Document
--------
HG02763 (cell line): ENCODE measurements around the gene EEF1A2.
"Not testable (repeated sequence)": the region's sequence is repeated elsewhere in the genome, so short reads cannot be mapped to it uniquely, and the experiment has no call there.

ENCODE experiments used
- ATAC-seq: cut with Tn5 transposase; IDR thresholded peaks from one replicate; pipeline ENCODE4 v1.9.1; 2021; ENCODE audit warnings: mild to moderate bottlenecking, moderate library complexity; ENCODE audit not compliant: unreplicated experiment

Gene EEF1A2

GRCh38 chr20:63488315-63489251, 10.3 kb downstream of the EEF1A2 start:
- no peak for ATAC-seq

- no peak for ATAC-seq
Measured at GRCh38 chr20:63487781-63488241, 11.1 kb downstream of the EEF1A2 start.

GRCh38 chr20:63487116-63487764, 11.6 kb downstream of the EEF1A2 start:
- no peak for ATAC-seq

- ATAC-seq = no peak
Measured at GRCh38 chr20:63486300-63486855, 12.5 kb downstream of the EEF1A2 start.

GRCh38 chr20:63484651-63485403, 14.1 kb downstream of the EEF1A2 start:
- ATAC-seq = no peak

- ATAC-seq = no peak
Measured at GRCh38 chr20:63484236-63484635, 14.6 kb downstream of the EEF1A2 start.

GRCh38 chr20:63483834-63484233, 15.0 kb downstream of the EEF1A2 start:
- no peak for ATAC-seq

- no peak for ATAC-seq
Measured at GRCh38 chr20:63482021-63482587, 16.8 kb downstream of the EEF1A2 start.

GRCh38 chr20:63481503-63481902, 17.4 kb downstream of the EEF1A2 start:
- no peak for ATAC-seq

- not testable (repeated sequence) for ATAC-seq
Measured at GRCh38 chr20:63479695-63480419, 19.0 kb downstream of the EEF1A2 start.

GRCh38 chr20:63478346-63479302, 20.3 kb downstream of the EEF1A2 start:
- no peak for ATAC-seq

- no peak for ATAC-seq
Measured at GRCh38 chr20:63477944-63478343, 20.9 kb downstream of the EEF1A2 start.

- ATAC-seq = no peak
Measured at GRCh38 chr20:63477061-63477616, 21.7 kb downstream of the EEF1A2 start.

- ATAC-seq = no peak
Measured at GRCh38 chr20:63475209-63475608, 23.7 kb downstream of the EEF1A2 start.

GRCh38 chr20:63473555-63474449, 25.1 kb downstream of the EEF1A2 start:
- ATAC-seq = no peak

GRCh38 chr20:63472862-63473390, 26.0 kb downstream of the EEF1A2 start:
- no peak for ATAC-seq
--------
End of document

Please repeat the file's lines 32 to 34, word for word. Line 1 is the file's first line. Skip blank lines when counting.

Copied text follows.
- ATAC-seq = no peak
Measured at GRCh38 chr20:63475209-63475608, 23.7 kb downstream of the EEF1A2 start.

GRCh38 chr20:63473555-63474449, 25.1 kb downstream of the EEF1A2 start: